Might major depression be like a heart attack, with a central common pathway and with serotonin as its master regulator? There was certainly precedent in the biology of the nervous system for such unifying pathways — for complex mental states triggered by simple chemicals. Fear, for instance, was found to involve a common hormonal cascade, with adrenaline as the main player, even though its initiators (bears, spiders or in-laws) might have little resemblance to one another.
But such a line of inquiry can't tell us whether the absence of serotonin causes depression. For that, we need to know if depressed men and women have measurably lower levels of serotonin or serotonin-metabolites (byproducts of serotonin breakdown), in their brains. In 1975, pathologists performed autopsies on depressed patients to measure serotonin levels. The initial findings were suggestive: depressed patients typically tended to have lower levels of brain serotonin compared with controls. But in 1987, when researchers in Scandinavia performed a similar experiment with newer tools to measure serotonin more accurately, serotonin levels were found to be higher in depressed patients. Further experiments only deepened these contradictions. In some trials, depressed patients were found to have decreased serotonin levels; in others, serotonin was increased; in yet others, there was no difference at all.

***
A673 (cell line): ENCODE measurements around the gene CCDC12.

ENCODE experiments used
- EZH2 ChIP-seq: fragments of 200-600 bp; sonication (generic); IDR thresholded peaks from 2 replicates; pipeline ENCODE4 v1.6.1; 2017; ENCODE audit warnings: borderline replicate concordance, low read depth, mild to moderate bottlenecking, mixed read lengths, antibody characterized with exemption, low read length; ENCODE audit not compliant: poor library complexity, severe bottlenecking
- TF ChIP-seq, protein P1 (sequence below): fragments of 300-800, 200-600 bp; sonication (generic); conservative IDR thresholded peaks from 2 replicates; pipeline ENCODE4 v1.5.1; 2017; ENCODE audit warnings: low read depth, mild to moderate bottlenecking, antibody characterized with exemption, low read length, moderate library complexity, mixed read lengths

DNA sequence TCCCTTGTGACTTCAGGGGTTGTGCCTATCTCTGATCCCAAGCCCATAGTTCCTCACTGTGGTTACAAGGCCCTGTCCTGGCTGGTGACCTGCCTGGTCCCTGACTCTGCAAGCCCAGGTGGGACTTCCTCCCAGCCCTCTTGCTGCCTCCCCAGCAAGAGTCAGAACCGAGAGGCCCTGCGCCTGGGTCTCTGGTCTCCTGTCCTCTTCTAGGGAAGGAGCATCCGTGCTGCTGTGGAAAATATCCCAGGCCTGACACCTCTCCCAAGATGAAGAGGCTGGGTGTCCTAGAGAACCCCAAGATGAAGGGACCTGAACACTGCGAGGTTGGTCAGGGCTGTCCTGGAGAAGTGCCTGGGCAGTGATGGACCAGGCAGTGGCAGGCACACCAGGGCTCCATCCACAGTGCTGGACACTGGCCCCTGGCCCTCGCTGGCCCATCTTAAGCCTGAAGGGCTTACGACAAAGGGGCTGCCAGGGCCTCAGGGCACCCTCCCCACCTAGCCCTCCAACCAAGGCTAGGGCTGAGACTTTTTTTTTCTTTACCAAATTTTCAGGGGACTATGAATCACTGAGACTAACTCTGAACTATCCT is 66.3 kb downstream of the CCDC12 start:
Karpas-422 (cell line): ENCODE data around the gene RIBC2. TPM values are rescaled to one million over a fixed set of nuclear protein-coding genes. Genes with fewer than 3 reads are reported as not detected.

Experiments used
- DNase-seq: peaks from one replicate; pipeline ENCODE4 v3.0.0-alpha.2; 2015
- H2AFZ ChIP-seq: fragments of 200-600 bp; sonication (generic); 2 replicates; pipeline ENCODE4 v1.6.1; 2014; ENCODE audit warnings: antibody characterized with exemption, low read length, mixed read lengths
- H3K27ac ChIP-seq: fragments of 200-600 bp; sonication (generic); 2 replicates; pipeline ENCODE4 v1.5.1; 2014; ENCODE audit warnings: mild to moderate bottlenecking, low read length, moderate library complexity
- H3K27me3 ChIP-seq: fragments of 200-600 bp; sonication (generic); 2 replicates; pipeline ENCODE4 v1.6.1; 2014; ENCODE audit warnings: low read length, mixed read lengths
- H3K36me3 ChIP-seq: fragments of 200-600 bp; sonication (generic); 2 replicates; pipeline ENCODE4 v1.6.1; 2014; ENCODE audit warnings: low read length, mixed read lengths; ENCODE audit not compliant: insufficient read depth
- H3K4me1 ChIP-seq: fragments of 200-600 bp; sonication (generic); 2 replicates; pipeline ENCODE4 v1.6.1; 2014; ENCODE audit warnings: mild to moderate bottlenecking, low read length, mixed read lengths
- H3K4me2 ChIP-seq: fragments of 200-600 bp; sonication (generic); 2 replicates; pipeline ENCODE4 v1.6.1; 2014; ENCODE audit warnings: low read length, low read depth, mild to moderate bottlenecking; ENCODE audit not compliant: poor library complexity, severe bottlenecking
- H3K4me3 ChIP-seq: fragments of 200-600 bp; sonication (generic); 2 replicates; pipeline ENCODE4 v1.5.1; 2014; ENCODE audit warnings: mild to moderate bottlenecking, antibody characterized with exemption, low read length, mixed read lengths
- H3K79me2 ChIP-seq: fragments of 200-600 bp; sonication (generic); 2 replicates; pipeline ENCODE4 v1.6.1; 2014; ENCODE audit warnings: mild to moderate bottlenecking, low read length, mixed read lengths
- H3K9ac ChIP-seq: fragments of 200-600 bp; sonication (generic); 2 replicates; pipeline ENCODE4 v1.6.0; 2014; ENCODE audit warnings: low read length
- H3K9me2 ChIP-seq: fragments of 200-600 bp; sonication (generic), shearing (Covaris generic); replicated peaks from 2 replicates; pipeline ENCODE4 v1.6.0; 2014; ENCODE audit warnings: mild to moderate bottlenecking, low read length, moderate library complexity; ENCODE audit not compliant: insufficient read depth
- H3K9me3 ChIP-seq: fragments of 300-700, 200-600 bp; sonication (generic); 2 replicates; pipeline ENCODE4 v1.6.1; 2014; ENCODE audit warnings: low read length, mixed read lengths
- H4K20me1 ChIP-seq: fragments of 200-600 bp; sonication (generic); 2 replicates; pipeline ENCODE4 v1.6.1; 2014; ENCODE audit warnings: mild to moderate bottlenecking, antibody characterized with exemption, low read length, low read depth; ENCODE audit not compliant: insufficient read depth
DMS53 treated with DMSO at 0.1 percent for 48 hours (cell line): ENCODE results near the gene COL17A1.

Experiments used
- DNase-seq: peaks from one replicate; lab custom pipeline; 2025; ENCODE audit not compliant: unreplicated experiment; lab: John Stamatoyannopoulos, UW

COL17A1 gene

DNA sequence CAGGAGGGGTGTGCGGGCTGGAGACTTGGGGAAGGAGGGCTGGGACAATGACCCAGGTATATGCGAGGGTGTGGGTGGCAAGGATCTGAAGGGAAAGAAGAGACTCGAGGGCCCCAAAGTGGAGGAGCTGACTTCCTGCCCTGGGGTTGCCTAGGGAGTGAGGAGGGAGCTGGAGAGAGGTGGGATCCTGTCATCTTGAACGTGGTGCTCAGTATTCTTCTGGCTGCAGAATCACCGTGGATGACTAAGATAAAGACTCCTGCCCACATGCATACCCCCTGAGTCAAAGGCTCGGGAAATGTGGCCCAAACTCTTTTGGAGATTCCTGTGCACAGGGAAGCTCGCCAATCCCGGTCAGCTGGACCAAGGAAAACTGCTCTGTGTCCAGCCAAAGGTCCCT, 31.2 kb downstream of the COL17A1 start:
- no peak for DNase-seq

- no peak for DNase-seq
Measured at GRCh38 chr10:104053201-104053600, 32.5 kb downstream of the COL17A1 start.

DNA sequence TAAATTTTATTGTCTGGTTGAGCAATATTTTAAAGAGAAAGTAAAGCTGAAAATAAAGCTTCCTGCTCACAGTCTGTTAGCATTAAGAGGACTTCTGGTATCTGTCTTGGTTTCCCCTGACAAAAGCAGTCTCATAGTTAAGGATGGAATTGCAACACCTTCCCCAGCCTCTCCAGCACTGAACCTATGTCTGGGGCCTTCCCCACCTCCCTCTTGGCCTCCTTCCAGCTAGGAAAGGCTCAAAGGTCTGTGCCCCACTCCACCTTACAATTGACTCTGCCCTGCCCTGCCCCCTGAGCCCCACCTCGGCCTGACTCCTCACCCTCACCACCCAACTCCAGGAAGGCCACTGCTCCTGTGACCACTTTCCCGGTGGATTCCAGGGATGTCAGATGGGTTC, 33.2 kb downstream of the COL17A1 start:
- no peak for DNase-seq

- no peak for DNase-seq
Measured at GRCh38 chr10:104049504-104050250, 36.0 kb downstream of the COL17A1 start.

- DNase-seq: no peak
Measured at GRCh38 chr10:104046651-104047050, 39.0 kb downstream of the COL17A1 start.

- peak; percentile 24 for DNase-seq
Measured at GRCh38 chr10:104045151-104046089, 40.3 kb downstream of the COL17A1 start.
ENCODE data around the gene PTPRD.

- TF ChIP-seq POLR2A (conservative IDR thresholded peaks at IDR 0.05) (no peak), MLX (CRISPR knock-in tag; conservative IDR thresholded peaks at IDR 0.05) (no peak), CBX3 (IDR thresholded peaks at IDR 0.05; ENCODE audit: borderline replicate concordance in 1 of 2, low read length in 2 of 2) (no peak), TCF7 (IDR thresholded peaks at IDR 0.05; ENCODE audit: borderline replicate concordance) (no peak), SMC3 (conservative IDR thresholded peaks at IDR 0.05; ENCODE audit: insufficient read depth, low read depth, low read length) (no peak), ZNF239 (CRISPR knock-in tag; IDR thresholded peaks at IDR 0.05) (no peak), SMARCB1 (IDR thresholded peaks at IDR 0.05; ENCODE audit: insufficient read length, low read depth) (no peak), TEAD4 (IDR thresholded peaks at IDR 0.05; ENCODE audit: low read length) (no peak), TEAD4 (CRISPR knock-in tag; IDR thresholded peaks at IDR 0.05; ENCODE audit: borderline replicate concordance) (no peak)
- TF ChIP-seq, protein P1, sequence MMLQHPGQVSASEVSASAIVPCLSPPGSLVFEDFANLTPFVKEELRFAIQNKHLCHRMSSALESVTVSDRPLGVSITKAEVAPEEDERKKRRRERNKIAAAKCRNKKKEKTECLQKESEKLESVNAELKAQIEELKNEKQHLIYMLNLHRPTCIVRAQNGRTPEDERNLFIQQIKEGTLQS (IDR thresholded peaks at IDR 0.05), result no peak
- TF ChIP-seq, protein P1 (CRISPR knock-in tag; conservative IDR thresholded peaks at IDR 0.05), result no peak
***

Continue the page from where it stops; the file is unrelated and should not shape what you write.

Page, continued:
What about the converse experiment? In 1994, male subjects at McGill University in Montreal were given a chemical mixture that lowered serotonin. Doctors then measured the fluctuations in the mood of the men as serotonin levels dipped in the blood. Though serotonin was depleted, most of them experienced no significant alterations in their mood.